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Re: Freedom to Tinker: Use a Firewall, Go to Jail

Dave Feustel writes:
 > Use a Firewall, Go to Jail 
 > The states of Massachusetts and Texas are preparing to 
 > consider bills that apparently are intended to extend the 
 > national Digital Millennium Copyright Act. (TX bill; MA bill) 
 > The bills are obviously related to each other somehow, 
 > since they are textually similar.
 > Here is one example of the far-reaching harmful effects of 
 > these bills. Both bills would flatly ban the possession, sale, 
 > or use of technologies that "conceal from a communication 
 > service provider ... the existence or place of origin or 
 > destination of any communication". Your ISP is a communcation 
 > service provider, so anything that concealed the origin or 
 > destination of any communication from your ISP would be 
 > illegal -- with no exceptions.
 > http://www.freedom-to-tinker.com/archives/000336.html

IANAL, but after reading the Colorado. and Texas versions of the bill,
I believe that there are no inherent problems with NAT devices
introduced by those bills.  The crux of the matter is using devices to
misappropriate communication resources.  If you have a valid agreement
with an ISP for an IP address or range, then using a NAT device or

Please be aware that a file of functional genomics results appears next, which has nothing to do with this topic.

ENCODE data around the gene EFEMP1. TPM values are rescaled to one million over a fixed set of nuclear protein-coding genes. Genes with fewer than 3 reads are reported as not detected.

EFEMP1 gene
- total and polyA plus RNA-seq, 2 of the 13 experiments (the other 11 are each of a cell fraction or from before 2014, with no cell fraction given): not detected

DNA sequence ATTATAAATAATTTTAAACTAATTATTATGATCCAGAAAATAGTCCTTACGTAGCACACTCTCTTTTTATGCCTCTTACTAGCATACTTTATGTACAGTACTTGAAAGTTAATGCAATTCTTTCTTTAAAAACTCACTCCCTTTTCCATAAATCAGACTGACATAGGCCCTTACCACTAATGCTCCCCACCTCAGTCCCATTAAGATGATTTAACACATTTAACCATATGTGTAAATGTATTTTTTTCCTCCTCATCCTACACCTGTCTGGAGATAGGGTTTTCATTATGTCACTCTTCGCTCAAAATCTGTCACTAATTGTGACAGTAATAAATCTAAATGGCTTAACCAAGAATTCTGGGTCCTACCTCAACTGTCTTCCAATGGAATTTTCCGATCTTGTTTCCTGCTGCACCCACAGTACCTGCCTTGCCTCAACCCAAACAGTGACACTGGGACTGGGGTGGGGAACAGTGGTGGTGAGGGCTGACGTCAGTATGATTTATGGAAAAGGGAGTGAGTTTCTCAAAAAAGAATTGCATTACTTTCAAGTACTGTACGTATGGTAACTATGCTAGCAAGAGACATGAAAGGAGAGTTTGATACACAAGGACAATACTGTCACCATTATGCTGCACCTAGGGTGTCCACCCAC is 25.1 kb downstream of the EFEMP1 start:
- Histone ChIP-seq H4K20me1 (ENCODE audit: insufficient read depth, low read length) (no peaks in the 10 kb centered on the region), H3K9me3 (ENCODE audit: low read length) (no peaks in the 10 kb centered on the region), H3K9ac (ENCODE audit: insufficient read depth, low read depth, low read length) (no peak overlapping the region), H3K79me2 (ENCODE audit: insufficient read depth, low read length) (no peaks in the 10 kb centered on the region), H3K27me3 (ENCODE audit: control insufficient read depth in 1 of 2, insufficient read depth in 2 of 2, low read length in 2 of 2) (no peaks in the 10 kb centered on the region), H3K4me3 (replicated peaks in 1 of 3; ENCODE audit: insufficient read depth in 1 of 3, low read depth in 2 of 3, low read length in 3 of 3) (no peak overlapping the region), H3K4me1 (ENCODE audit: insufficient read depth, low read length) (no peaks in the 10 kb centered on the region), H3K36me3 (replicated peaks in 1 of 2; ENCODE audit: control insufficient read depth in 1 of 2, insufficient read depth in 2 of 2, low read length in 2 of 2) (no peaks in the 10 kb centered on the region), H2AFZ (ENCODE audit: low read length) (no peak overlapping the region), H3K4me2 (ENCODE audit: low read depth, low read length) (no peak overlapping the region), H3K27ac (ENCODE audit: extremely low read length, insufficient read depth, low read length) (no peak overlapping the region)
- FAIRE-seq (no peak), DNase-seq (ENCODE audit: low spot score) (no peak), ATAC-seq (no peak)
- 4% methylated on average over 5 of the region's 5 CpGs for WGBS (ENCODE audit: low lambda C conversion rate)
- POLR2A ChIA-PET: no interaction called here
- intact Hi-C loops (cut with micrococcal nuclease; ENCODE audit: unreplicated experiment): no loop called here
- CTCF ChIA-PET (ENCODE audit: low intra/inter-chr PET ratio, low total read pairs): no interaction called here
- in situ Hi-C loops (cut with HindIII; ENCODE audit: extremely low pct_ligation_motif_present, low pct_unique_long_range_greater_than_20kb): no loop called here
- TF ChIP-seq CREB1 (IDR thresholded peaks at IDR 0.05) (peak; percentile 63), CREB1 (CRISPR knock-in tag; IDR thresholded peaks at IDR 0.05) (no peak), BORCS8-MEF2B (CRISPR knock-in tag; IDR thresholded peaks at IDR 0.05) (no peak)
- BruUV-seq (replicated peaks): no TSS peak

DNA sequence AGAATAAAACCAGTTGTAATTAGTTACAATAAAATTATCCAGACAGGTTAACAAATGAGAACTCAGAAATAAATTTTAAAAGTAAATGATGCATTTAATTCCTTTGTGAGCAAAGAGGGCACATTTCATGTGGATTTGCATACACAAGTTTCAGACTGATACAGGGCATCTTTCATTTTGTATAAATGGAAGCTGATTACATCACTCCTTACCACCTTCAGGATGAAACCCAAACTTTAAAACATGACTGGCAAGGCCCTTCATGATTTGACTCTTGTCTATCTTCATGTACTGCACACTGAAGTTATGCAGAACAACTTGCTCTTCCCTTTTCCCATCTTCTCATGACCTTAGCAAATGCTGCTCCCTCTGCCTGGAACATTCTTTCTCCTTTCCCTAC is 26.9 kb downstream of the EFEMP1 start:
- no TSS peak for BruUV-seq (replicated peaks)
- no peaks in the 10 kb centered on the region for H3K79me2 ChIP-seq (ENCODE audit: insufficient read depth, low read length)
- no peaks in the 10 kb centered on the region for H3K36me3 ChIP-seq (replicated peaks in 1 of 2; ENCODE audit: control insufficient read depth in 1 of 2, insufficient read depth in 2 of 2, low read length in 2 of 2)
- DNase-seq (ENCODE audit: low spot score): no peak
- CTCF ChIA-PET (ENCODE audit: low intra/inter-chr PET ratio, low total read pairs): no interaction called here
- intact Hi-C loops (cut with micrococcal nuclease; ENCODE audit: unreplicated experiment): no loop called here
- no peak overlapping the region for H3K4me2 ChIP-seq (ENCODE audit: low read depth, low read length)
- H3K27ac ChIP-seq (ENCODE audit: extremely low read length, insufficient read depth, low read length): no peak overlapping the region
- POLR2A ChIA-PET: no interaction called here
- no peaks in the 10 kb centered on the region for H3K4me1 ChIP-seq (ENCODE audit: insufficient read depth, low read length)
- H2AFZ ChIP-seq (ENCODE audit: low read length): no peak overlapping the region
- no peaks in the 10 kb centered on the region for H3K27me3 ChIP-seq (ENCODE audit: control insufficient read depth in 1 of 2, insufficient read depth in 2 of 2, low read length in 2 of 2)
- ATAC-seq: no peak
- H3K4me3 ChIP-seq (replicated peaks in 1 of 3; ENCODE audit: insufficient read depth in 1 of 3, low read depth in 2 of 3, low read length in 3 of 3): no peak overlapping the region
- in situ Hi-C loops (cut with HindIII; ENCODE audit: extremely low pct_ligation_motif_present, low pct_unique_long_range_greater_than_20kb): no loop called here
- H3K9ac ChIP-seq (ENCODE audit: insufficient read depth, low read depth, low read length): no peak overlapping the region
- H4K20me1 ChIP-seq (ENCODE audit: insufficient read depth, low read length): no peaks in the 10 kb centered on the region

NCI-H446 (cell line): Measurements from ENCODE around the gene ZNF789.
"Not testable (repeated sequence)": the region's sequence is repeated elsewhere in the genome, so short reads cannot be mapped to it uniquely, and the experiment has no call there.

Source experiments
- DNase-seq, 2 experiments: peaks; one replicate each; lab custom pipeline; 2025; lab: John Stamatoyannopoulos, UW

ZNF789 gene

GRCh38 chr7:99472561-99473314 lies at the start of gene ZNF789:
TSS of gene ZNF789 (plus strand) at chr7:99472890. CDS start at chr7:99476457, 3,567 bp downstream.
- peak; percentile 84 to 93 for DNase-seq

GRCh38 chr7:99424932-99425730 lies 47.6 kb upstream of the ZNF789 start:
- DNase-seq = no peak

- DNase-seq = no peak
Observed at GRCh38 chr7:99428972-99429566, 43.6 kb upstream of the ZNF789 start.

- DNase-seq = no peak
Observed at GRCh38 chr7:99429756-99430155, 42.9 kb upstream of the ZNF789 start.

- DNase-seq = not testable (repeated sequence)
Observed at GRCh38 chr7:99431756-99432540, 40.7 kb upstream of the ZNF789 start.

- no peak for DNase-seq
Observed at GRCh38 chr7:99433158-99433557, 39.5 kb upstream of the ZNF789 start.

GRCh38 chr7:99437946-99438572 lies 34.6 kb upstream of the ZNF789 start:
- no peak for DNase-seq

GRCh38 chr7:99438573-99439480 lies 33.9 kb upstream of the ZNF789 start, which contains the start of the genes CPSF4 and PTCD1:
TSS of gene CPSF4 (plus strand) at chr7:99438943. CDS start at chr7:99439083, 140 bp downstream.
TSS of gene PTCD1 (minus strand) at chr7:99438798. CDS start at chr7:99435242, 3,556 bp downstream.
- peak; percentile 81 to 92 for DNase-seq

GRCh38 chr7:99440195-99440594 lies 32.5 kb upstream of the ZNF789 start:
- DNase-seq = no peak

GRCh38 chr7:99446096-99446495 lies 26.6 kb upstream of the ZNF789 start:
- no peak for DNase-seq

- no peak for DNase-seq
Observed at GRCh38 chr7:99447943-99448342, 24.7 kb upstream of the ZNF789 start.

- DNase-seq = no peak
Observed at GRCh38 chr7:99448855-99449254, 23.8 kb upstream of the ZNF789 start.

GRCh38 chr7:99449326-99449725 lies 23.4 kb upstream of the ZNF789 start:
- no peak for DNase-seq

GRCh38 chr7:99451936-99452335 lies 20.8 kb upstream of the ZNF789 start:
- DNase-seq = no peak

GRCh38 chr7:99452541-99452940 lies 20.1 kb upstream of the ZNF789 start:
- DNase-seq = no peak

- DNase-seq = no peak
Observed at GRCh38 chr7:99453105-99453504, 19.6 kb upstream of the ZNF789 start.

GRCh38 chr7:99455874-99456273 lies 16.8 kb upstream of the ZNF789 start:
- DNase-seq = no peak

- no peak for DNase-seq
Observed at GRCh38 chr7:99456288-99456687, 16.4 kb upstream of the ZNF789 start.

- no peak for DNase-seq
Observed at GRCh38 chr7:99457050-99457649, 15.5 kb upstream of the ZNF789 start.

devices to make sure all outbound traffic is assigned to one of those
addresses is fine.  You would not be trying to [Texas SECTION 6.] "(B)
conceal from a communication service provider, or from any lawful
authority, the existence or place of origin or destination of any
communication" because you are using your address.  Any IPSec traffic
would have one of your IPs as the source or destination, so you again
are not running afoul of this because it's yours.

On the other hand, if you were using devices to usurp IPs outside your
assigned range, sending out traffic with spoofed source addresses,
then you would be deemed a criminal based on these proposed laws.  And
that's a problem why?

Maybe I'm missing some nuance, but that's how I see it.


Coey Minear
Software Test Engineer
(651) 628-2831

Secure Computing(R)
Protecting the World's Most Important Networks(tm)